The Rubber Band Car Adventure By Brian Arruda and Gio Coraluppi

Materials:

1 rubber band to power the car

2 rubber bands for wheels

1 piece of cardboard 5X5 inches

3 scewers

Duct Tape

2 CDs

Exact-o knife

This is the basic model we started out with. The steps we used to build it were by taking the card board and cutting out a strip in the back to put a skewer as the axle. Then you attach the cd's on with duct tape as well as a medium thickness rubber band for power. Then you attach a piece of tape to the axle to get the rubber band to "catch" to it so that you can wind back the rubber band and test the car.

Elastic potential energy: the elastic gets stretched to the point where it comes out of it's original state, and the elastic potential energy causes it to spin off the axle and so making the car travel forwards. This is kinetic energy because there is movement.

Here is our basic model

Modification 1: Here is our second to last model. Before this, we made some modifications that were unsuccessful, so here are three of the four successful modifications we made that were on this particular model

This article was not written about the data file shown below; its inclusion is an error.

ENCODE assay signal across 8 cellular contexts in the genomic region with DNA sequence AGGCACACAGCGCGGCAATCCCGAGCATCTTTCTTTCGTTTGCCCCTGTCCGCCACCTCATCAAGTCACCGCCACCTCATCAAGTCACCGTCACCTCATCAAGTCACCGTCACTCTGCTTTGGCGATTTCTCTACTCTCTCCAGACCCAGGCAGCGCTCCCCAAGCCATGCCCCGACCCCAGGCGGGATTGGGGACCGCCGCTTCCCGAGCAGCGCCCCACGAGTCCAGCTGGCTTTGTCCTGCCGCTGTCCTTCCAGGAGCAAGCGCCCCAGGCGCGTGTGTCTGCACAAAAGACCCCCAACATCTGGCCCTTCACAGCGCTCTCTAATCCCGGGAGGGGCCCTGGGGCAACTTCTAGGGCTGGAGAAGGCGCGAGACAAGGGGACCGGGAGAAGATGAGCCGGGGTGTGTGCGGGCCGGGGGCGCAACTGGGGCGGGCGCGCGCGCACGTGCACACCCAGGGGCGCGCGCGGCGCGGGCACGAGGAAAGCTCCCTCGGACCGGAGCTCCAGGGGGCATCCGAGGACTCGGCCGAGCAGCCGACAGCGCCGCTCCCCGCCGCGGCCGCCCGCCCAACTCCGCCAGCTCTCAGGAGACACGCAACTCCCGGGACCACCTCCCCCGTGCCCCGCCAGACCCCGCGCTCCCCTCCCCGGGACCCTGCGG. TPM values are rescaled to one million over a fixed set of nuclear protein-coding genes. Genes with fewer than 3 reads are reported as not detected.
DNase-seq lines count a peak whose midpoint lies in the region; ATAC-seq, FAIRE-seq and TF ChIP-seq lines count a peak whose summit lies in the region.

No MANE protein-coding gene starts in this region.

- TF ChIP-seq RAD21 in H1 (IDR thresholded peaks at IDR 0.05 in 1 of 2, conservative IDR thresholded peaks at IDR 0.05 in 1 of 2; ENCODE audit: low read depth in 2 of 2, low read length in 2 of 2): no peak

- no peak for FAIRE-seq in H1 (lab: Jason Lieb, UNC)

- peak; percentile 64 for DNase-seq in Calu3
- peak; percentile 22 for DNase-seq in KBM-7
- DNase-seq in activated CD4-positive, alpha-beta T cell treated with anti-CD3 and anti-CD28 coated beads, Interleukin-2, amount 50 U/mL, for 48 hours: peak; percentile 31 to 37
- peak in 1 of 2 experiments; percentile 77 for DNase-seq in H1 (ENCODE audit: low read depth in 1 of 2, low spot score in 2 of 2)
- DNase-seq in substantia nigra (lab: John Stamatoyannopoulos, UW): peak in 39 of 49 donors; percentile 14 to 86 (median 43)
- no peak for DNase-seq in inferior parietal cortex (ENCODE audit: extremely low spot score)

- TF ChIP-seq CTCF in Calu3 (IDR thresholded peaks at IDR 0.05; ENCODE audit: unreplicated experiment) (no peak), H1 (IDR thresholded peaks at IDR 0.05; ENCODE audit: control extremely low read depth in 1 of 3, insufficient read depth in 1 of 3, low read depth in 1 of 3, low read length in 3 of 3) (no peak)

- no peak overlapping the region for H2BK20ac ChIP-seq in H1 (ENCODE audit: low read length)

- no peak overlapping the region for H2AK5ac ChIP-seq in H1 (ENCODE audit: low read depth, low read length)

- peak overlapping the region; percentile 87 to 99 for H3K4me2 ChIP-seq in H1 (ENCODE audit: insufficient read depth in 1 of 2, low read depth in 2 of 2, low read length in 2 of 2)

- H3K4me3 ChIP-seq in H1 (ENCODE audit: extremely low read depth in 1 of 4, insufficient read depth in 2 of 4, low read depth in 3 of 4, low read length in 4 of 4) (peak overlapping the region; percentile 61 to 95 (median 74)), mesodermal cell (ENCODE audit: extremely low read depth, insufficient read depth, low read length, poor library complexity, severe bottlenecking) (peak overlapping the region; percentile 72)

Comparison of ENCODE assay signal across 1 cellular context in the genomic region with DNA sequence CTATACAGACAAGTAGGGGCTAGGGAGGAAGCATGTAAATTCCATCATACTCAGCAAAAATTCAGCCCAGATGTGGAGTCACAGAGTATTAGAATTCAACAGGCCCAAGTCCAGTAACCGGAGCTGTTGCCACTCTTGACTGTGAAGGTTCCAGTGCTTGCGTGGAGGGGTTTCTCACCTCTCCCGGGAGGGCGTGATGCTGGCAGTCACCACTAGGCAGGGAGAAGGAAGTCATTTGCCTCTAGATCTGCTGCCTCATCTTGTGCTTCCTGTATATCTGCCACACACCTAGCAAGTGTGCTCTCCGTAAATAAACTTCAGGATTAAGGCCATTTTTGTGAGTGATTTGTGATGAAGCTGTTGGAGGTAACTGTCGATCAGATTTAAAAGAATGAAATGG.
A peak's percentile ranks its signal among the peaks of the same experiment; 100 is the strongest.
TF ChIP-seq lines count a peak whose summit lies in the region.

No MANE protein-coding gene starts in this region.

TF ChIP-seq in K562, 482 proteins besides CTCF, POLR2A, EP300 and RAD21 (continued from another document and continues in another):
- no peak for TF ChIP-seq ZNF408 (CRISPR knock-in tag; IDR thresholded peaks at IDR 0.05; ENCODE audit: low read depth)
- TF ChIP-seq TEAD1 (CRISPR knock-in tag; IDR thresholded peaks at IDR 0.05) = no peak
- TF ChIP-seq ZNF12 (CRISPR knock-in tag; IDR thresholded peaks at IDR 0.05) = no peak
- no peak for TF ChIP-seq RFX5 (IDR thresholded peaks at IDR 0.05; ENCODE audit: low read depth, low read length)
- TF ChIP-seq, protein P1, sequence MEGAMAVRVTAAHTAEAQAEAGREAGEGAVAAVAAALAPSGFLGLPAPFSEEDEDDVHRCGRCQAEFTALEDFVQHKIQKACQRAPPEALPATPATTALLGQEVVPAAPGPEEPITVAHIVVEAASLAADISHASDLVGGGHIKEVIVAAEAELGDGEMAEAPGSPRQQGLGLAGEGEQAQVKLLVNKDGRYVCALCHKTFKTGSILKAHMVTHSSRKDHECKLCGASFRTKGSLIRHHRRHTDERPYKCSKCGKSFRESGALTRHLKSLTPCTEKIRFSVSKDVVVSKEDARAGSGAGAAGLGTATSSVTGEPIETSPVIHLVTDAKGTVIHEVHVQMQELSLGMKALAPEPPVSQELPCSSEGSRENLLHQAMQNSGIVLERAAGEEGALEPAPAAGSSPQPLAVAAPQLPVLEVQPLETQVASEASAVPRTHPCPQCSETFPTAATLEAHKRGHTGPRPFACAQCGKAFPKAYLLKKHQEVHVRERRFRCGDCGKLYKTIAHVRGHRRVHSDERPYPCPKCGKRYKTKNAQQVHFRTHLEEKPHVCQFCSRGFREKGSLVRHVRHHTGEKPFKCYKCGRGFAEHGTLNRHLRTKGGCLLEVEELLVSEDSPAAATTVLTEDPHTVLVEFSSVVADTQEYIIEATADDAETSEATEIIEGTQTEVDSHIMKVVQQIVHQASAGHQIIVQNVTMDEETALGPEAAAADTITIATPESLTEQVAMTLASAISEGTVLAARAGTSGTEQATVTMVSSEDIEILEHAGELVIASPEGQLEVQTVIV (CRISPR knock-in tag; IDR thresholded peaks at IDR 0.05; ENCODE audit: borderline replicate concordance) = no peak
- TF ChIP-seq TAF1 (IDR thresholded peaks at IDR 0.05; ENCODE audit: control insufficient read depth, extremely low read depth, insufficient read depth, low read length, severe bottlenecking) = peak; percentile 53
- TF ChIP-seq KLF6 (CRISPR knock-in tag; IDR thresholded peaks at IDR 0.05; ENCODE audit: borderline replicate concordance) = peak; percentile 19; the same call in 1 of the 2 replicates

One modification here is that we added a triangle to the front of the car with skewers. This helped to keep our car from flipping

Modification 2:

A second modification we made was to roll the duct tape around the axle to keep the wheels extra sturdy

Modification 3:

A third modification we made was that we cut out part of the cardboard in a parabola shape to minimize mass while stilling having a long cardboard structure. This helped keep our car from flipping as well as keeping the car balanced and straight

Modification 4:

Our fourth modification was that we cut the rubber band so that we could roll it more. We also had a thicker rubber band. This helped to give more power to the car

59 FEET!

This video was shot from the side so that we could tell what the distance it traveled was and at what velocity. Shooting it from the side helped us determine what the speed of the car was. To determine the velocity, we put the distance it traveled over the time it took to travel that distance. To determine it's acceleration, we put the difference in speed over the difference in time.

The top part of this graph shows the velocity of the car meters per seconds. Here our car increased in velocity as it was driving across the ground because of momentum, speed and acceleration.

The bottom graph shows the acceleration of our car. Here our acceleration increased until the very end until our car started slowing down because

Equation:

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